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Penticton council plots budget with no tax increase
The City of Penticton is once again planning to hold tax increases at zero for 2013, as set out in the preliminary financial plan under debate in council chambers now.
The 2013 budget includes no staffing increases or changes in service levels at the city, but it doesn’t come without a cost. According to chief financial officer Doug Leahy, the city is facing about a $1.16 million deficit, which will be made up by drawing on the city’s reserves.
Without dipping into reserves, Leahy said the deficit would translate to a 4.6 per cent tax increase.
“We are still in a deficit position and that goes out into the future.”
When they started working with the budget figures, Leahy said, they started with about a $1.57 million deficit. Working with the city’s various departments and making adjustments, that was brought down to about $1.16 million. The city’s total budget is $54.5 million, though much of that is made up of fixed costs, like policing and labour.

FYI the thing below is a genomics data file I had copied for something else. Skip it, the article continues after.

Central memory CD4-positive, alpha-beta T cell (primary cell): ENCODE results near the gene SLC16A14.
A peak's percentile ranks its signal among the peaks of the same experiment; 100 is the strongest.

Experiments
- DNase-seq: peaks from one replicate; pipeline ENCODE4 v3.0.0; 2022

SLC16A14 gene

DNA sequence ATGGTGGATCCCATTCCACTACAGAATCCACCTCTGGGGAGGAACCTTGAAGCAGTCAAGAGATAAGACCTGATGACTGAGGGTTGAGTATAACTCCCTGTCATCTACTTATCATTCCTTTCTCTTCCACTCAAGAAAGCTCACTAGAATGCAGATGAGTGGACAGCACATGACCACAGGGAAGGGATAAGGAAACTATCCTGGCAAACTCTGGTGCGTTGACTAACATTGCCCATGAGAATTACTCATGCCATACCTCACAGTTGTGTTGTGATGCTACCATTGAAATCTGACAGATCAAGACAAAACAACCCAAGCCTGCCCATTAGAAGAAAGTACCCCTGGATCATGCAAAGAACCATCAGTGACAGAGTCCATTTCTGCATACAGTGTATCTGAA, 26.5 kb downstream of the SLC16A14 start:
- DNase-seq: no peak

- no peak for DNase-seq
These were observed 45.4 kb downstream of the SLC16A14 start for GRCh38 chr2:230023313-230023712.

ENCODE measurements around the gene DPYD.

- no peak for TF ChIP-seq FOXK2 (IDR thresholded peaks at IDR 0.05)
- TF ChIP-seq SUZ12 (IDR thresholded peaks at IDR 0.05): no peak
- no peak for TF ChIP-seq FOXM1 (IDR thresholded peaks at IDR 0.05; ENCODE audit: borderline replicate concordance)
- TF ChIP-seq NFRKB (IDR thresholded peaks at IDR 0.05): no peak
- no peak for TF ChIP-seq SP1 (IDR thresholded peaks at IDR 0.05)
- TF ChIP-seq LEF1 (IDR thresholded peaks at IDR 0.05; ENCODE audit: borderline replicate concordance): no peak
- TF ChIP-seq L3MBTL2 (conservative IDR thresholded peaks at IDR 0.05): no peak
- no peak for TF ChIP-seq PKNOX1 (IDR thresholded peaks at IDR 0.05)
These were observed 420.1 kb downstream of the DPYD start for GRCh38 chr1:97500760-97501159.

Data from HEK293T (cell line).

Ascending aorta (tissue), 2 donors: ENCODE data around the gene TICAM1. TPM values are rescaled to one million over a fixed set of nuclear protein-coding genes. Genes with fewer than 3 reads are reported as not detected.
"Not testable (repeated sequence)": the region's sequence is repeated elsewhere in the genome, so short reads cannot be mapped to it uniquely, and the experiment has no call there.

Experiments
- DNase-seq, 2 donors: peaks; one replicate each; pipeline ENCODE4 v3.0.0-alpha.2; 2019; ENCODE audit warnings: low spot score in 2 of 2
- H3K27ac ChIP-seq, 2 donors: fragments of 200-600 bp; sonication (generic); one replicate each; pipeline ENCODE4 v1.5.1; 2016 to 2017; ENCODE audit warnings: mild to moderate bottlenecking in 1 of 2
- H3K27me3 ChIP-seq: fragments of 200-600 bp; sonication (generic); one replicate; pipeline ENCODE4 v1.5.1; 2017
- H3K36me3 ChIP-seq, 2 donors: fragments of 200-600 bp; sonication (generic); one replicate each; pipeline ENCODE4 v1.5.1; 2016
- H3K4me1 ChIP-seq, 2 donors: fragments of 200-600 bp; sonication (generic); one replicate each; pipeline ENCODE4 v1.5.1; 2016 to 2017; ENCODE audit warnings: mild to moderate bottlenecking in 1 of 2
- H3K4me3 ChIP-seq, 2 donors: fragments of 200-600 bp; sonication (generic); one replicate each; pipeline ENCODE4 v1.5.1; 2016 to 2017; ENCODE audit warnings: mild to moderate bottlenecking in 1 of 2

Only about $2.6 million, or just five per cent, is controllable by the city.
Leahy’s five year forecasts show the deficit increasing, growing to just over $1.7 million in 2017. But if nothing changes, the city will be in trouble before then, Leahy said, as the reserves get depleted. His forecasts show the general surplus fund dropping to $262,000 in 2015 and entering negative territory in 2016.
“We are going to have to, in 2014 budget year, take a look at our budget either on the expenditure side or the revenue side in more detail,” said Leahy. “We have to eventually deal with the deficit.”
The prospect of declining reserve funds has caused some councillors, like John Vassilaki and Helen Konanz, to question the concept of keeping to zero tax increases.
“We keep digging into our reserves and we can only last so long before something has to give and we can’t stretch it anymore,” said Vassilaki. “If we don’t increase taxation at the rate of our increases, we are going to be further back on every front.”
Leahy, however, isn’t ready to recommend a tax increase yet.
“I personally think the city is doing quite well, considering the financial times we have come through. In 2014, yes, we definitely have to start taking some action, looking at the deficit,” he said. “If the economy picks up maybe things will change on the development side, and things will be better, but taxing your way out of it, I don’t think any economy has shown that taxing your way out of it is a good solution.”